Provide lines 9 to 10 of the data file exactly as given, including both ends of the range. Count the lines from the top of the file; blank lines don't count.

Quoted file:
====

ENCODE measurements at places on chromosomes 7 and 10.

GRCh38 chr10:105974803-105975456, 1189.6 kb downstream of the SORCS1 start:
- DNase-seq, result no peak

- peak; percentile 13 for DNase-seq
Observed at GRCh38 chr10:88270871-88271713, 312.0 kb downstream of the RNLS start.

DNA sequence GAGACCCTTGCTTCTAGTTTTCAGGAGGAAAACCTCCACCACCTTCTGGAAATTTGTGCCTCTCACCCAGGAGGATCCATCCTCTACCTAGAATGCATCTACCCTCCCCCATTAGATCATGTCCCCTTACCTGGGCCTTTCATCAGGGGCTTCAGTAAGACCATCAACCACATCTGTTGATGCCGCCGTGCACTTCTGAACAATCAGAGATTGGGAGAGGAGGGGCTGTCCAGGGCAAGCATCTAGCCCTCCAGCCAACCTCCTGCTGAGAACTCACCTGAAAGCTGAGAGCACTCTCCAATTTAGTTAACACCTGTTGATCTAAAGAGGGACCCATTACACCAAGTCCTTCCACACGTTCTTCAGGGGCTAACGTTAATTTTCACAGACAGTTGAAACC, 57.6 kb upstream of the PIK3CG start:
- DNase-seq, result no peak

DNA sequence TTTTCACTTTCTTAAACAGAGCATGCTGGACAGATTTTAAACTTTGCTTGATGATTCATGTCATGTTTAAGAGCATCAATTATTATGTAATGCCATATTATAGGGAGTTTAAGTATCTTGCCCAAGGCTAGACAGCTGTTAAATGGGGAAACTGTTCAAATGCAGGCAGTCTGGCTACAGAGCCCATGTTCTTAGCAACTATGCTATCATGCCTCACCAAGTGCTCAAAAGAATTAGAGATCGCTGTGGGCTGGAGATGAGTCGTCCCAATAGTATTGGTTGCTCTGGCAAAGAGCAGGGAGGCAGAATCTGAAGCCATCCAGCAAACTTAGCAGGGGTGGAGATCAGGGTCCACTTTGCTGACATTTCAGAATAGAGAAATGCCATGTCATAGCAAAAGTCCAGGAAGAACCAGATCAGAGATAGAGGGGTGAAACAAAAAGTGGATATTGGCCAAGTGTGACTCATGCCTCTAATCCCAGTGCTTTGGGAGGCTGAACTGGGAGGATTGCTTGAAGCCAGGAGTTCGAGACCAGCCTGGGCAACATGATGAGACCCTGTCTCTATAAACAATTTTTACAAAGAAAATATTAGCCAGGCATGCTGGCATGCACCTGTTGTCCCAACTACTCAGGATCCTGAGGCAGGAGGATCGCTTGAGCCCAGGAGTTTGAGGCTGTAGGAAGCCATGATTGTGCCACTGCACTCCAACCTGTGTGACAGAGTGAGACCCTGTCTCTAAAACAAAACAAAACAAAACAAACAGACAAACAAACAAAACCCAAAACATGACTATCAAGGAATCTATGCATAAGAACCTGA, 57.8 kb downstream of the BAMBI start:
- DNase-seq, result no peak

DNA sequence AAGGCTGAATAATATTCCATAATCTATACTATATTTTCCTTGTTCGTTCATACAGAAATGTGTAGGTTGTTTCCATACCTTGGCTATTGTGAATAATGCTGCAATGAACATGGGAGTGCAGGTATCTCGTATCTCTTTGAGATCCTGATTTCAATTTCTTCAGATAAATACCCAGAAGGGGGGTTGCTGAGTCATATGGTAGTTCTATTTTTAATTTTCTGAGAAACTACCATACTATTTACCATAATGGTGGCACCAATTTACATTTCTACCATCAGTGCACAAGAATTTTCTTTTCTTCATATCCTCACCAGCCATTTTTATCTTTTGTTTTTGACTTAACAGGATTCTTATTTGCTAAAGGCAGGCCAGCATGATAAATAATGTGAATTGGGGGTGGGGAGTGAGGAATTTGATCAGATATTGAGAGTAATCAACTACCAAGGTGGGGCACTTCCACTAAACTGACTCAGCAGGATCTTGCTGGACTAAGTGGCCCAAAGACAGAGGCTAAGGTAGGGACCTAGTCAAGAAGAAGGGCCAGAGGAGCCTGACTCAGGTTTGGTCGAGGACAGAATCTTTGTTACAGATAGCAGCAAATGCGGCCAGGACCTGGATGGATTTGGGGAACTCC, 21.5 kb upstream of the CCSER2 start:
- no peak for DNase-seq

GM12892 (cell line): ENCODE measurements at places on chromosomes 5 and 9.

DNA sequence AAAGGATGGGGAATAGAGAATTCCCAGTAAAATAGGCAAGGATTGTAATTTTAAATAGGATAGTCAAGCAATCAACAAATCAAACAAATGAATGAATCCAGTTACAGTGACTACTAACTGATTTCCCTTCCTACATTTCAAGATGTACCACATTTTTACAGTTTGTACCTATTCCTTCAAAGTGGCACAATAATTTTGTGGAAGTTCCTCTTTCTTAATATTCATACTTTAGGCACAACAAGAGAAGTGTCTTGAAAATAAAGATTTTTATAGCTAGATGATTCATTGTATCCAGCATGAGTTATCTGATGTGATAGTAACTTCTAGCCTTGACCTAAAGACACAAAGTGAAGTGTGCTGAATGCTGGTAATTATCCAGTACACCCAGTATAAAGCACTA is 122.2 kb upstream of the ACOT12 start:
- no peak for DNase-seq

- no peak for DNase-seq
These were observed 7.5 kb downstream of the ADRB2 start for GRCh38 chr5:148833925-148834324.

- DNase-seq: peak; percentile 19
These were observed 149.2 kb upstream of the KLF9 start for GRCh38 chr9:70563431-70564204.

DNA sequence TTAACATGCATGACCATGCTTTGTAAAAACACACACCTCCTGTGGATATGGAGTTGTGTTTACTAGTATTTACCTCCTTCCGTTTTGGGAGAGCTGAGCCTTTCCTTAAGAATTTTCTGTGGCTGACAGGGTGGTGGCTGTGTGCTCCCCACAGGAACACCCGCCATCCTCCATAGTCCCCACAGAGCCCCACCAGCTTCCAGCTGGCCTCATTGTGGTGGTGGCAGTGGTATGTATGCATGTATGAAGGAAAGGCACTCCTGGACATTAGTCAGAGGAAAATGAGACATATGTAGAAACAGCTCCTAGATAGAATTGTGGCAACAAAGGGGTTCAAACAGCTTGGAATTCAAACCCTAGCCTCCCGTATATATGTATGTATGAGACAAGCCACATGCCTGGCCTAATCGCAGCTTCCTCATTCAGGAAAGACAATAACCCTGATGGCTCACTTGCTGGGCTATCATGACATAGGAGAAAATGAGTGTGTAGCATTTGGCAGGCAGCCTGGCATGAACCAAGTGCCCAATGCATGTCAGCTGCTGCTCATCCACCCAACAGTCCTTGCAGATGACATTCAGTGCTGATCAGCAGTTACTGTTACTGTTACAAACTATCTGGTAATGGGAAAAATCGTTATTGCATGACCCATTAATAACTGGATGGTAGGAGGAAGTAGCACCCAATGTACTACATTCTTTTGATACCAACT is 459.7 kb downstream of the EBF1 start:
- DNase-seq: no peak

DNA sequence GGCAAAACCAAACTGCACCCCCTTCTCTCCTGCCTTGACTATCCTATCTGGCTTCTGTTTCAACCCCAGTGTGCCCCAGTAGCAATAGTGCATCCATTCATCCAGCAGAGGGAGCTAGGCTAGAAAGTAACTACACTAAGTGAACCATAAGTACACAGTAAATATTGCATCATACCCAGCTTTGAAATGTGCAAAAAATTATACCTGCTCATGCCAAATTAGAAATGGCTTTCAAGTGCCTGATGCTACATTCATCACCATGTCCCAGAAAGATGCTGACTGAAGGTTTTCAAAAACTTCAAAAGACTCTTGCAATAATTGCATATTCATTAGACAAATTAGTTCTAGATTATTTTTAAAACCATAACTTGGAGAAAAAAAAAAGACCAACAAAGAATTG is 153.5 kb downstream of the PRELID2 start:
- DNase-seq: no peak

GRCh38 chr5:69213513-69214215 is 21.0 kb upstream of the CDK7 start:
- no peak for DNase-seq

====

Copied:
- DNase-seq, result no peak

DNA sequence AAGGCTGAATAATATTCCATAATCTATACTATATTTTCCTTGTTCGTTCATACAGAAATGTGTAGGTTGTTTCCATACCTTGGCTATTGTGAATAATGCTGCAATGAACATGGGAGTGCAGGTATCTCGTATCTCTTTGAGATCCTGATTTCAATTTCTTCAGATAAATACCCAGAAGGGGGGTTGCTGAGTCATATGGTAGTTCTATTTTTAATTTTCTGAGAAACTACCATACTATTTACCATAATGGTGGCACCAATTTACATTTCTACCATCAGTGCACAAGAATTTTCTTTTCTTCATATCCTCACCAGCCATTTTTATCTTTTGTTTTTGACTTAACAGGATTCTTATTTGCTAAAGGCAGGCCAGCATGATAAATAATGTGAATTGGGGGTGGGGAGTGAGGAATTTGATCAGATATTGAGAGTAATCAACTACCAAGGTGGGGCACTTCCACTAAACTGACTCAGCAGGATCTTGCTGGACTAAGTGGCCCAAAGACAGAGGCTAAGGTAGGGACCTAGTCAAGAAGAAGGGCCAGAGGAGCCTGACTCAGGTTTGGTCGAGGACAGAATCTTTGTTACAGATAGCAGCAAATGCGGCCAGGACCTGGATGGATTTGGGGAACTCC, 21.5 kb upstream of the CCSER2 start: